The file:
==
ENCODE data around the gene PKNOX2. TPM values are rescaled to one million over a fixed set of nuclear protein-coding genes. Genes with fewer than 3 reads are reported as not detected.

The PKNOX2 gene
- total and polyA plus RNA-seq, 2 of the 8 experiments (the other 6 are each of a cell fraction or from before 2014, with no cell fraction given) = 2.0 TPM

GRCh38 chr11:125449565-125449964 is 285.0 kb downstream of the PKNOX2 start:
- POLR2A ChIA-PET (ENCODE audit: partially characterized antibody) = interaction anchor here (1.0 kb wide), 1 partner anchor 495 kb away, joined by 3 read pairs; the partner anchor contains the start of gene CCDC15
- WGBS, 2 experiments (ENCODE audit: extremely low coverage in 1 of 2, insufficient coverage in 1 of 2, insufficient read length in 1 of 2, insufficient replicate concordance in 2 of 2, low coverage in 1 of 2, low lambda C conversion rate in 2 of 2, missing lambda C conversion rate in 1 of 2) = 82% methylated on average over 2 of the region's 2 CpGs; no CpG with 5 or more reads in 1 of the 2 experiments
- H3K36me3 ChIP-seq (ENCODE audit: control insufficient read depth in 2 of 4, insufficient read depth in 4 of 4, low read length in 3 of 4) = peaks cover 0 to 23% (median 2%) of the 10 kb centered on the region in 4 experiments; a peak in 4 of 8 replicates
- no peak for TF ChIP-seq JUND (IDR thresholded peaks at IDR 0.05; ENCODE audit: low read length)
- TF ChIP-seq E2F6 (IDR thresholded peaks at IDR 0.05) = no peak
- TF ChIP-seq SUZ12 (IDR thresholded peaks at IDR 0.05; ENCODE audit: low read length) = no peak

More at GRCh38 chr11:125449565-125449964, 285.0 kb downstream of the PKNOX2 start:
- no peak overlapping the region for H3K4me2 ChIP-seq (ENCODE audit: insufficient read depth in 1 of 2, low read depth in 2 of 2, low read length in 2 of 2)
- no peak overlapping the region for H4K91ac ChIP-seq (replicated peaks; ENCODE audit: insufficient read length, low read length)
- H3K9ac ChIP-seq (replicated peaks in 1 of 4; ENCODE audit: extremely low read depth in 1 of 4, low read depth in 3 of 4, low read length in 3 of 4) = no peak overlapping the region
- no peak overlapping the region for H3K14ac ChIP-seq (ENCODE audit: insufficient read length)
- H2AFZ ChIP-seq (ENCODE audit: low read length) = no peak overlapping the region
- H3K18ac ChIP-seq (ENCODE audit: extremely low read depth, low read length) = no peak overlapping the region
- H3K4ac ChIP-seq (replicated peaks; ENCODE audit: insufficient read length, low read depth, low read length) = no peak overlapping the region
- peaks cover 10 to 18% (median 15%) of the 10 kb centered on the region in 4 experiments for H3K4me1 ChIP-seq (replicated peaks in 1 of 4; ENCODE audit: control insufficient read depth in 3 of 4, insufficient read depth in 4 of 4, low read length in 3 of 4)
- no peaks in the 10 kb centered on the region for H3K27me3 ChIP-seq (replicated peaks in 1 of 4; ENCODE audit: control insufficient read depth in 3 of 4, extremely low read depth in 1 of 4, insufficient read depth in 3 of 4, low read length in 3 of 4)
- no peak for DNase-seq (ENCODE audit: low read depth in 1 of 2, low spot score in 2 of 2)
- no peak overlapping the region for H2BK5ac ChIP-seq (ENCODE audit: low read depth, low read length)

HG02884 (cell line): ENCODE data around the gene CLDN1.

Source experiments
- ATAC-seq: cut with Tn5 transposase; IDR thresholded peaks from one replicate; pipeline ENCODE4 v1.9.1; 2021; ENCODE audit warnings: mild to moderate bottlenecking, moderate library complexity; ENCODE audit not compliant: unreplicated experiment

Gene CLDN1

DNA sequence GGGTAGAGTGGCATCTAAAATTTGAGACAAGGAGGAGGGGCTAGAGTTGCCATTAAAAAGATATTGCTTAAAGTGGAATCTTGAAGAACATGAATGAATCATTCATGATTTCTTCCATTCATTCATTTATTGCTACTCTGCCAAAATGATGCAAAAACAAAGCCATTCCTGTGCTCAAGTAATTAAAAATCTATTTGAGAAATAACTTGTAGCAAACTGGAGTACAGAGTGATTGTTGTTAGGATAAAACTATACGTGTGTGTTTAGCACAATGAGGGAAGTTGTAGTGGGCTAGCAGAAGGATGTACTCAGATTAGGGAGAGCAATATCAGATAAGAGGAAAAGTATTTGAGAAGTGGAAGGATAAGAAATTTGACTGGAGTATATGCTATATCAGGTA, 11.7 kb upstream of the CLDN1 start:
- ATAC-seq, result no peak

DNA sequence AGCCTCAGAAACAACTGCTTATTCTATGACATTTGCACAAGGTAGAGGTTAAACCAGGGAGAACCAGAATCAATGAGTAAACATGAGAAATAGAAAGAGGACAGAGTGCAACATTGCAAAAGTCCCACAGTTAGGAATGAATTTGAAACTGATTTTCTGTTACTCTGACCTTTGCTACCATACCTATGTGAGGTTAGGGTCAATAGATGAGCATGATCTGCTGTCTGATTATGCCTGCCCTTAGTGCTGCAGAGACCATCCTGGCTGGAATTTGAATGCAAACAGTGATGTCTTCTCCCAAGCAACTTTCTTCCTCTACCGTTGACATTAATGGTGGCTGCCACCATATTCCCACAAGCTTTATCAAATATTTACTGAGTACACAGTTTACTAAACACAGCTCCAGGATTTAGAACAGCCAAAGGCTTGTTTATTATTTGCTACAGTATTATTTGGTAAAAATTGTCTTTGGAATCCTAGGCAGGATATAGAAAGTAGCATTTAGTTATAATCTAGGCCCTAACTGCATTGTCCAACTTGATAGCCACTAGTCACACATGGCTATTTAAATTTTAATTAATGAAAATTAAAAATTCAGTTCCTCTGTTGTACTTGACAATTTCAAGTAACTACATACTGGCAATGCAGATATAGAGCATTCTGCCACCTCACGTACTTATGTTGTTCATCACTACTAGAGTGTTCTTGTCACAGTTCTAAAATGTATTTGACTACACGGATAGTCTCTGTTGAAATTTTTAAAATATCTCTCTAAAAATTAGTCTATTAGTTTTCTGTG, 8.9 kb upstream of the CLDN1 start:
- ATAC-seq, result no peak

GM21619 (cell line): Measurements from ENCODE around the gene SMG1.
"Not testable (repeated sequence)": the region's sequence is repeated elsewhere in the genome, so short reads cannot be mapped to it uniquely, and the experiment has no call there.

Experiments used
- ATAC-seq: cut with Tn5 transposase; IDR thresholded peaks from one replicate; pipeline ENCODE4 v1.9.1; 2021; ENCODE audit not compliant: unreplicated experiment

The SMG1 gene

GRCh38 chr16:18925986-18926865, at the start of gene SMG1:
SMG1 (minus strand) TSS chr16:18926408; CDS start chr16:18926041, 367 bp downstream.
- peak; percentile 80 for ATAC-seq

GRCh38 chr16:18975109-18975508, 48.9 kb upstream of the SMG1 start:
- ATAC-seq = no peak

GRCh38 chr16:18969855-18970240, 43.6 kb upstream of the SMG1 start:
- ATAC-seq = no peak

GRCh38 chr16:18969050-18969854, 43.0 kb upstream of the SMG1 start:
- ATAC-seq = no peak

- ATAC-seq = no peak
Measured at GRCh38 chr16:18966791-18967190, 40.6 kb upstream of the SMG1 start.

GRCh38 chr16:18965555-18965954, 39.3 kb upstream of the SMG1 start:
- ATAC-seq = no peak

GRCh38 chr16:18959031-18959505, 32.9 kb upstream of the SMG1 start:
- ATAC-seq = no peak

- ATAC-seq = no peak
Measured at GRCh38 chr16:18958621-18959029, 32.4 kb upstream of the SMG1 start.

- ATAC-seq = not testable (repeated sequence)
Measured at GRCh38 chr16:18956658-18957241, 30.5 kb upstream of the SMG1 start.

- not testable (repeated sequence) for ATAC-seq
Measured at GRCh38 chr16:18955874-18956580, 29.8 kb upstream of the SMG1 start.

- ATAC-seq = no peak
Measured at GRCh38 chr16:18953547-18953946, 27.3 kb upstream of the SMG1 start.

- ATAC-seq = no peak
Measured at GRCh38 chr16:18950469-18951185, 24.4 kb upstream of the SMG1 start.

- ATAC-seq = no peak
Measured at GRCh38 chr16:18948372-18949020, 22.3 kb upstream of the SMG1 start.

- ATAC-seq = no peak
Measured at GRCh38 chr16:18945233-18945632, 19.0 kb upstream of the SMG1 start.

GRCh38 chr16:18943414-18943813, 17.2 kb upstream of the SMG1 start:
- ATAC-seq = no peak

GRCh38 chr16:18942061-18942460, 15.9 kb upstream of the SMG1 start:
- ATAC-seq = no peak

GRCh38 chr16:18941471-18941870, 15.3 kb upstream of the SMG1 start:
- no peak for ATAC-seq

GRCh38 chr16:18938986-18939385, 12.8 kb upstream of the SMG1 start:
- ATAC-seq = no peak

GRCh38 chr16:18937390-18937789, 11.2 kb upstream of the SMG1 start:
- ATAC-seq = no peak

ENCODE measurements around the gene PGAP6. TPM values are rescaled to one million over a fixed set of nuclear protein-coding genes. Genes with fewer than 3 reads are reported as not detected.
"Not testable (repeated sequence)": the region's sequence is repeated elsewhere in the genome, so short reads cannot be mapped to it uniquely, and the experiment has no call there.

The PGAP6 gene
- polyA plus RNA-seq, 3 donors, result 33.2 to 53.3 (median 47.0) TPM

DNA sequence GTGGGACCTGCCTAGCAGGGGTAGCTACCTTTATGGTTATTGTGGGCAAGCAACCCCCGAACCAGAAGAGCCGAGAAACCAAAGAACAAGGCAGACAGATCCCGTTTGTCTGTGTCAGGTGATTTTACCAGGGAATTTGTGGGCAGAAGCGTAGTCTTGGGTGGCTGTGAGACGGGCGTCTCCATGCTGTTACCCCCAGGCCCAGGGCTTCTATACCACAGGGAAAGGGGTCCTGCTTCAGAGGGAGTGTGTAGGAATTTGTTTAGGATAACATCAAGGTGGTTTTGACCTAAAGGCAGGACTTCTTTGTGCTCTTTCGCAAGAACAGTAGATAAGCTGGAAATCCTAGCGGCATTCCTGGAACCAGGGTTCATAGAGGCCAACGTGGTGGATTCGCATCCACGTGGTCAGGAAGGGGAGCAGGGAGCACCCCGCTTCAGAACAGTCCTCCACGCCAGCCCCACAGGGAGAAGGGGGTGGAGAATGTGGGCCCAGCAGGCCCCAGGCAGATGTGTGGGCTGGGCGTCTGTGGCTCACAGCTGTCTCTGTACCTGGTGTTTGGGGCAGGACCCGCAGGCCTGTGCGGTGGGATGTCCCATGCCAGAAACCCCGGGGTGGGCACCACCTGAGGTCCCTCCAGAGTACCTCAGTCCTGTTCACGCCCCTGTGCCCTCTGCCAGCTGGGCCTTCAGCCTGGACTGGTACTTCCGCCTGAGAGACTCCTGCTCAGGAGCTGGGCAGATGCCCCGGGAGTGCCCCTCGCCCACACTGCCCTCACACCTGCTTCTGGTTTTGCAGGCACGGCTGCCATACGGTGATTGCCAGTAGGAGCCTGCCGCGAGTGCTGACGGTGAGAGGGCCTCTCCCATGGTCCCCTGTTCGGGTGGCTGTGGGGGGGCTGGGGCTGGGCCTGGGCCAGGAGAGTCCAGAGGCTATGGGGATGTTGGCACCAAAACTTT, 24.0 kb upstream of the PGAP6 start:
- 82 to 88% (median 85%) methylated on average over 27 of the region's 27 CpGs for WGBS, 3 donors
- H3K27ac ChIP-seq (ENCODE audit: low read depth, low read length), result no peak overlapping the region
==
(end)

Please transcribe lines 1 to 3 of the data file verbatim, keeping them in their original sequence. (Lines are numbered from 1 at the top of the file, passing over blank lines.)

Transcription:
ENCODE data around the gene PKNOX2. TPM values are rescaled to one million over a fixed set of nuclear protein-coding genes. Genes with fewer than 3 reads are reported as not detected.

The PKNOX2 gene
- total and polyA plus RNA-seq, 2 of the 8 experiments (the other 6 are each of a cell fraction or from before 2014, with no cell fraction given) = 2.0 TPM